Cast: Amitabh Bachchan, Ayushman Hurrana, Vijay Raaz, Brigendra Kala.
Warden: Sirkar Shojit
Only a few actors can stand up to Amitab Bachchan when they are compared in an environment. Amitabh Bakhchan, with his protruding nose, the rough Chihuahua of his beard and the constant expression of crab, is always a force to be reckoned with, but Lucknow is doing well. Every area in Gulabo Sitabo overlooks the city with its dilapidated arcades and delicate villas that demand attention, even when the glorious days are over.
Gulabo SitaboWatch the trailer
The city shares this quality with Mirza Amitabha in Gulyabo Sitabo; what they have lost in age, they want to make up for with perseverance. This is one of the corners of the city we’re talking about in the film – the half-disappeared Hasili, Fatima Mahal, with its flaky paint and crumbling walls. But age, as we’ve just discovered, is a number. The building is the true love of many, including Mirza, who gives this romance such perseverance that it is only given by time. On the other hand, he could be confused by the daring Baanky (Ayushman Hurrana), whose love is ephemeral, and the offer of the LIG apartment.
Shojit Sirkar with a wide-angle lens, as a tribute to Mirza, Baanka and their true lover, assembles a cat with a dog arguing over a Hasili. If films could be condensed into protocols, Gulabo Sitabo would be the story of an unfair old man. Mirza of cursed expression, of course, old man. The owner of the building is actually more of a janitor with his wife, Runaway, who is the real owner. Not that he really cares, he’s a gentleman of the tenants, who are a bunch of recalcitrant people with Baankey as their unelected leader.
Mirza’s goal in life is to become the owner of the building and to free him from Baanka and his family who have not paid their rent for several months. Baanke’s claim that his family has lived here for seven decades coincides with his successive insults, turn after turn.
Writer Juhi Chaturvedi makes Lucknawi zabaan incense and vinegar seep in as Baanka and Mirza beards sell. The constant bickering, imbued with local humour, is also an allusion to the inspiration for the film – the traditional Gulabo Sitabo puppet theatre, in which the young and the puppy Gulabo fight against the old but equally noisy Sitabo. They are usually presented as sisters-in-law or rival wives of the same man.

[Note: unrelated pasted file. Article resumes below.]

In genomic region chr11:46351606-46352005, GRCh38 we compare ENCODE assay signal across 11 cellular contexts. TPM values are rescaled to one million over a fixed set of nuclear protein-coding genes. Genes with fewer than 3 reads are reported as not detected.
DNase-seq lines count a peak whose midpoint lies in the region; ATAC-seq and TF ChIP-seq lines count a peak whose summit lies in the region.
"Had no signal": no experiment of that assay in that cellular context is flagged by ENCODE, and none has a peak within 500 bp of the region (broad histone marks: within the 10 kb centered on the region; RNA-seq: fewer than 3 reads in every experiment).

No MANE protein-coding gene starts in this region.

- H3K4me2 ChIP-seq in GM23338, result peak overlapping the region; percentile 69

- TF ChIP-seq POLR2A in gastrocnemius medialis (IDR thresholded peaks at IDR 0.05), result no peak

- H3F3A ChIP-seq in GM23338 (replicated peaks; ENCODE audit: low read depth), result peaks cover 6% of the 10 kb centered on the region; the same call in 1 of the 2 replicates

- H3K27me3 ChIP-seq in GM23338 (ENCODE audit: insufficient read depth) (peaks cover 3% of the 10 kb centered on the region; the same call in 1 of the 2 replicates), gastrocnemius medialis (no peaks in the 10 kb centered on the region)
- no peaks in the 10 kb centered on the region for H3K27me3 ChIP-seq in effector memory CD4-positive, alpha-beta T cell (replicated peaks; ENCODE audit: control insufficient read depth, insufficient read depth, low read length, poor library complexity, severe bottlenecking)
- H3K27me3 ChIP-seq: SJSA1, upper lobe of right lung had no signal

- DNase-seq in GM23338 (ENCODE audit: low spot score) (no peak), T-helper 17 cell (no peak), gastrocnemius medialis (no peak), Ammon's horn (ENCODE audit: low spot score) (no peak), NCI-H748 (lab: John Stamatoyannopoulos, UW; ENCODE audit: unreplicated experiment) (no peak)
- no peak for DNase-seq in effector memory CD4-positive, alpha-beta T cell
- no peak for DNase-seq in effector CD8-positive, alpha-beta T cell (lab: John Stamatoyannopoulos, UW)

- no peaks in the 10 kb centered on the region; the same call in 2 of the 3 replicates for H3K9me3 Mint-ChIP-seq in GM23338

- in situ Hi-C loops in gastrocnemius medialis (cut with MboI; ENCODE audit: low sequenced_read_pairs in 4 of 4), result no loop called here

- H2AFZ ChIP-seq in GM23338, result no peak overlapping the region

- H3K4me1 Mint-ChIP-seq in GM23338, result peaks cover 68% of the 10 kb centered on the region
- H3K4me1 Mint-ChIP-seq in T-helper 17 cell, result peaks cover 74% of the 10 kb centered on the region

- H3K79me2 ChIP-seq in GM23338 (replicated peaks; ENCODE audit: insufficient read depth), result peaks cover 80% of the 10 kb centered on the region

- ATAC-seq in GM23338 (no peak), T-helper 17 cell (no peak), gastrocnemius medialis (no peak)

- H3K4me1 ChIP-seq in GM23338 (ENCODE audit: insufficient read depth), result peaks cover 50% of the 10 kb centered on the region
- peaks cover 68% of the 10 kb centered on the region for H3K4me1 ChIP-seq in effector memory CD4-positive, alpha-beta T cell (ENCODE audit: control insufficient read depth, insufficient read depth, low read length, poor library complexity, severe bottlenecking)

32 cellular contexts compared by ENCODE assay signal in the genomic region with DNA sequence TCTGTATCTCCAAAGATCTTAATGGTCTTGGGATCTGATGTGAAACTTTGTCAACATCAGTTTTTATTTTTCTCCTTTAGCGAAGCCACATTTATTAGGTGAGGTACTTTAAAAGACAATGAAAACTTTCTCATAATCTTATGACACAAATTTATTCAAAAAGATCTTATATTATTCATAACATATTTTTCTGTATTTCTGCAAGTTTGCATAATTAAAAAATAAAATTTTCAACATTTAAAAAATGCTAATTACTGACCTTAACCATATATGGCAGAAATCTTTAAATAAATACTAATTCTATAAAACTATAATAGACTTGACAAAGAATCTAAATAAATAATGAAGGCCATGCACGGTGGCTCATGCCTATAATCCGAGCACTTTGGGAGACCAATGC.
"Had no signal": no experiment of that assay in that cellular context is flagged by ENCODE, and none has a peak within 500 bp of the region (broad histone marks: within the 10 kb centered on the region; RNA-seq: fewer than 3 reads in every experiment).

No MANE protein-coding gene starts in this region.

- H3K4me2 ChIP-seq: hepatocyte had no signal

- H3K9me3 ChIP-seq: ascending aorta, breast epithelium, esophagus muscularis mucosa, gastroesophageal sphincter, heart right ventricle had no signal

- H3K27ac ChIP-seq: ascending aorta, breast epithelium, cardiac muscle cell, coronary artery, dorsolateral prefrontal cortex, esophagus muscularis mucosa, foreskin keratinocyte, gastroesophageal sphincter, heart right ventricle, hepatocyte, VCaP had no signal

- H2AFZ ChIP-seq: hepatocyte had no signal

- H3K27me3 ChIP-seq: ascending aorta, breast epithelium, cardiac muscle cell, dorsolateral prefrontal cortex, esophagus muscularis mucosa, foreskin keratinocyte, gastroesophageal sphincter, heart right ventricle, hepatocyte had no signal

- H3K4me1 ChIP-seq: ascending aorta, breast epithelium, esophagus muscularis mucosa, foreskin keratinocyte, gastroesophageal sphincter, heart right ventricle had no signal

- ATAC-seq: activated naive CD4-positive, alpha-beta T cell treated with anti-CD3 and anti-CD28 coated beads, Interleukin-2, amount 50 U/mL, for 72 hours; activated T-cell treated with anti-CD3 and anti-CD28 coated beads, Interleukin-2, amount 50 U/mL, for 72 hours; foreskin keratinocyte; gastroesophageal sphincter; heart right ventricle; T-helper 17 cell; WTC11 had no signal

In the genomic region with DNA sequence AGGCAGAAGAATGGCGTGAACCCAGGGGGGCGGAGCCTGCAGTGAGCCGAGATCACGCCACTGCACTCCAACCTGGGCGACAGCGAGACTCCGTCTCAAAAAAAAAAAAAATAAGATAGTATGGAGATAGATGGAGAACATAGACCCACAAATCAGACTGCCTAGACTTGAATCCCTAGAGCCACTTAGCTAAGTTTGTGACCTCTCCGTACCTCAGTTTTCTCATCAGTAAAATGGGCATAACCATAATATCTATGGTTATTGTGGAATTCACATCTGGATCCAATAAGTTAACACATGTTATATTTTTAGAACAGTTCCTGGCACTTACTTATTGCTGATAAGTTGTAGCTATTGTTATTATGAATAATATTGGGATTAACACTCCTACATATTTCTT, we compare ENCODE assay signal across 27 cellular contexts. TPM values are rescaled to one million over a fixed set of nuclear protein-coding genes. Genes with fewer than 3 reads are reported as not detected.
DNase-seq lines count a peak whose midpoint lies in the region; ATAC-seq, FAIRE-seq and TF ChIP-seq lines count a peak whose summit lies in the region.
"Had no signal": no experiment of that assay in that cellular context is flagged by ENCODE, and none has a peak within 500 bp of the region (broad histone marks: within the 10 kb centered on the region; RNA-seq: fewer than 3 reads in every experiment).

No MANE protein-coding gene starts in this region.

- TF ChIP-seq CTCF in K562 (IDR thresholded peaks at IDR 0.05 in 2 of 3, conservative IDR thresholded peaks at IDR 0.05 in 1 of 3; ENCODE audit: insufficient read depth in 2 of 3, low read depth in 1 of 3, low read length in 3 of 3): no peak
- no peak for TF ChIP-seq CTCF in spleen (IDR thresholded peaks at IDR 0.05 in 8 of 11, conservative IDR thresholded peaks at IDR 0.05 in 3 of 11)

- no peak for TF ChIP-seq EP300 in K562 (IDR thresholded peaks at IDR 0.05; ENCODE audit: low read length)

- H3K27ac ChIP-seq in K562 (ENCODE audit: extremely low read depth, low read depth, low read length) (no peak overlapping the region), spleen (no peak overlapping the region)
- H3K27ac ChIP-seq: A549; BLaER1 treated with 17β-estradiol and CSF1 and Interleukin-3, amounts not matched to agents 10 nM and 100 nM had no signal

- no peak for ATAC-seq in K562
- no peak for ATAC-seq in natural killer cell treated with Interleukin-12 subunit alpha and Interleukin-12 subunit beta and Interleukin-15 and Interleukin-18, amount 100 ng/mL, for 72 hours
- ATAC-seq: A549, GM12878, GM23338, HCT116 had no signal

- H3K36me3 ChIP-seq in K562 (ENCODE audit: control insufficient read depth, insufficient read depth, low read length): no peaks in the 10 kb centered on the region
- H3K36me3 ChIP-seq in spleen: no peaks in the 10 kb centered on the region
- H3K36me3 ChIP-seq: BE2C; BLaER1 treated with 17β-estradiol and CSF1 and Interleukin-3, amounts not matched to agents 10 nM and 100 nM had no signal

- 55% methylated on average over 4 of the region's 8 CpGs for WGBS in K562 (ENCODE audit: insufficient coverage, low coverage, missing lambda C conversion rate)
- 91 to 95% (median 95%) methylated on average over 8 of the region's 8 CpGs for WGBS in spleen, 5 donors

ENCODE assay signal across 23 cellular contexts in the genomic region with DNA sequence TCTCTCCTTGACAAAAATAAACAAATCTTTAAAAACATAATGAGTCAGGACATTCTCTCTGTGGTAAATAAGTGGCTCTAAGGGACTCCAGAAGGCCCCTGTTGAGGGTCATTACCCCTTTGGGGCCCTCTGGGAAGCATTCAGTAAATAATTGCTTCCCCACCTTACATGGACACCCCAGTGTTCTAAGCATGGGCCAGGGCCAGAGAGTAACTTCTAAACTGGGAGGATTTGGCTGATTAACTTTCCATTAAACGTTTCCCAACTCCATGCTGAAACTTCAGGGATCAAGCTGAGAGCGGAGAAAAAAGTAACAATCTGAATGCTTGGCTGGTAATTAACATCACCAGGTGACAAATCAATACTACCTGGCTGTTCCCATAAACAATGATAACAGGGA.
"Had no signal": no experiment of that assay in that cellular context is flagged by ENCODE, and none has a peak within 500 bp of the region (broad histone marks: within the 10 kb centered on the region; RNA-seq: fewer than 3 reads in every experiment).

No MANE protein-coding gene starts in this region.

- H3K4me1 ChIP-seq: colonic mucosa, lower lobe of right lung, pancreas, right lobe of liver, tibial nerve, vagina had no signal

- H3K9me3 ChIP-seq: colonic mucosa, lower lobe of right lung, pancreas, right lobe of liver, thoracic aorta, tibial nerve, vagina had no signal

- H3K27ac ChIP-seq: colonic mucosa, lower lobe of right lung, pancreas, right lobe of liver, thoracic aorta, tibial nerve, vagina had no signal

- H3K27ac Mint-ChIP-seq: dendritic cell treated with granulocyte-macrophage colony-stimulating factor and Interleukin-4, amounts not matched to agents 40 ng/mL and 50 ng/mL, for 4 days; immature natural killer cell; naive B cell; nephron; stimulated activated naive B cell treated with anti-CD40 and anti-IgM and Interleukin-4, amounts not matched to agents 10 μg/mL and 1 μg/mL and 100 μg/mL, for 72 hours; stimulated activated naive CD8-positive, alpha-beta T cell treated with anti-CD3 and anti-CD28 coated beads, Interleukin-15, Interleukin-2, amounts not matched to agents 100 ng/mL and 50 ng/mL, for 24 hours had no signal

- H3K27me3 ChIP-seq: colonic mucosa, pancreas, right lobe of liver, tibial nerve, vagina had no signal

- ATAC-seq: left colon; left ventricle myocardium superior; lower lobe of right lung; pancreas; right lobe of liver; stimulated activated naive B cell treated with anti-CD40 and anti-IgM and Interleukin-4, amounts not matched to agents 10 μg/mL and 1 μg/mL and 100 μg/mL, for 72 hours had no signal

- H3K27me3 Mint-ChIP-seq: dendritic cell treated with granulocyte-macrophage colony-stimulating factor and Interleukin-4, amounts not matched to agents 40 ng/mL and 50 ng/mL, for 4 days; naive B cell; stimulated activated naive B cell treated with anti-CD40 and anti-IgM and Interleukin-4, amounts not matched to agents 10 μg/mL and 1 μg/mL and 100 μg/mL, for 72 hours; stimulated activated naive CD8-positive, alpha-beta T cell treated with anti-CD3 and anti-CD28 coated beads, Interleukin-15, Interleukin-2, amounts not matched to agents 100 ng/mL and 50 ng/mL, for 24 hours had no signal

According to tradition Mirza and Baanke fight like an old married couple, their threats are empty, like the forgotten corners of some Hadili. When Mirza asks a tenant to pay for parking bicycles on the grounds, Baanky threatens to beat him up with local students. Mirza avenges herself, and when he’s burned, it’s all hair and bullying.
A domestic dispute soon becomes a spiral when people from outside the house get involved. Vijay Raaz, archaeology officer, and Brigendra Cala, as Mirza’s lawyer, mix it all up. They have their own views and our duel, which in itself is far from perfect, becomes the toy of the big game. Gulabo Sitabo – hitherto essentially a domestic drama – now becomes a satire on personal and institutional greed. Mirza’s greed finds its parallel in the circus around the Archaeological Service of India, which is digging for gold in Unnao in 2013 after a visionary has had a dream.
As director Sirkar left his comfort zone in Gulabo Sitabo. As a bourgeois storyteller, he has always focused his camera on ordinary people and their everyday existence. A worthy heir to great men like Khrishikesh Mukherjee and Basu Chatterjee, he has always found beauty in his native Cotydian.
Contrary to the peak or even October, the people in Gulabo Sitabo live on the fringes of society; they lie down in front of a few kopecks, sneak out and save their lives. Just like the house they live in, their life needs a desperate paint job. It makes them delicate, but they don’t go well with wolves. Unfortunately, greed cannot be appreciated, as the bizarre coronation of a film shows, but one will always make more profit than the other.
Director of photography Avik Mukhopadhyay managed to capture this imperfect and unequal world in his lens. Often co-author of Sirkara, his camera novels Hare, no less than Mirza, show us the truth that even the characters are not ready to see. The songs of the composer Chantan Moitra are part of the story, but it is his background music we will keep, as well as the music of October.
Some people might complain about how slow the movie was, but it worked for me. It allows us to go to Hasili and get to know his strange characters, some of whom do not even enter into dialogue, but give the film the feeling of being a living being.
However, no one brings more eccentricity to his performance than Bakhchan. You can still see Mirza’s brain working behind the prosthetics; his eyes shine when he thinks of a particularly tricky way to get the tenant into trouble. The promenade and the porch will make you feel each of its 78 years. He faints in two scenes in which – while imagining himself – he calculates the wealth that awaits him. The word that many people use for Mirza – tukcha – is difficult to translate into English, but it perfectly sums up the hieroglyphs. The nearest one’s probably cheap. Can such a man have a love affair more than life? Maybe, but there’s no happy ending for Mirza, and that’s a good thing.